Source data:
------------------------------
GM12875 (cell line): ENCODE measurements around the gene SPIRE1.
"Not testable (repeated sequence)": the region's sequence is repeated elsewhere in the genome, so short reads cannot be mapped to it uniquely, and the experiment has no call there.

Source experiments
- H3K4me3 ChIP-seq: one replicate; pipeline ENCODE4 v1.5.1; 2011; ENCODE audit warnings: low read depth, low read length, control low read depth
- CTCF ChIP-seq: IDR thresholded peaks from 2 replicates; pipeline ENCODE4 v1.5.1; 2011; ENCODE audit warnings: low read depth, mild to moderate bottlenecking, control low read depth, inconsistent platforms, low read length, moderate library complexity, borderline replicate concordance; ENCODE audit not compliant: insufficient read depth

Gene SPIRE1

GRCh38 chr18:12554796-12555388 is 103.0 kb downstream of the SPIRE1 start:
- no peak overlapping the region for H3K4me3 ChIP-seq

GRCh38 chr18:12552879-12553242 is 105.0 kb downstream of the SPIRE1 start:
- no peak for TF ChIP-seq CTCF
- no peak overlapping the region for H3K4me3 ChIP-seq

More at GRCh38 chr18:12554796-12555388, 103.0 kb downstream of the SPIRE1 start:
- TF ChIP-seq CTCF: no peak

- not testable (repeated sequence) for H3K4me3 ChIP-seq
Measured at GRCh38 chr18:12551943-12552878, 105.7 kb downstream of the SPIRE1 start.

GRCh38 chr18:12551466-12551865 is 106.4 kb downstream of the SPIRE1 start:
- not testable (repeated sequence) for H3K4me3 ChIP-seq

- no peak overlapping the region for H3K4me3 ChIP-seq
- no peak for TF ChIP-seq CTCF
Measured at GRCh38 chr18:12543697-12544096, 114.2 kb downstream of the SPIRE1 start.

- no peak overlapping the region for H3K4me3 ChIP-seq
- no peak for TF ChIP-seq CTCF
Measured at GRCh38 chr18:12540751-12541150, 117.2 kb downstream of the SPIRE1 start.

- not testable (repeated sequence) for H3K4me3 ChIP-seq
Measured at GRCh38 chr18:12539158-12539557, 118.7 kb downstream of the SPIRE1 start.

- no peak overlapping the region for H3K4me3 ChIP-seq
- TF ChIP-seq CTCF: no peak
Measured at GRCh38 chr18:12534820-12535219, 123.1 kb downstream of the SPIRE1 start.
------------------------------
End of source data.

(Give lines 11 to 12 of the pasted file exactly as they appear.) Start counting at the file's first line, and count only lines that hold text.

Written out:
- no peak overlapping the region for H3K4me3 ChIP-seq

More at GRCh38 chr18:12554796-12555388, 103.0 kb downstream of the SPIRE1 start: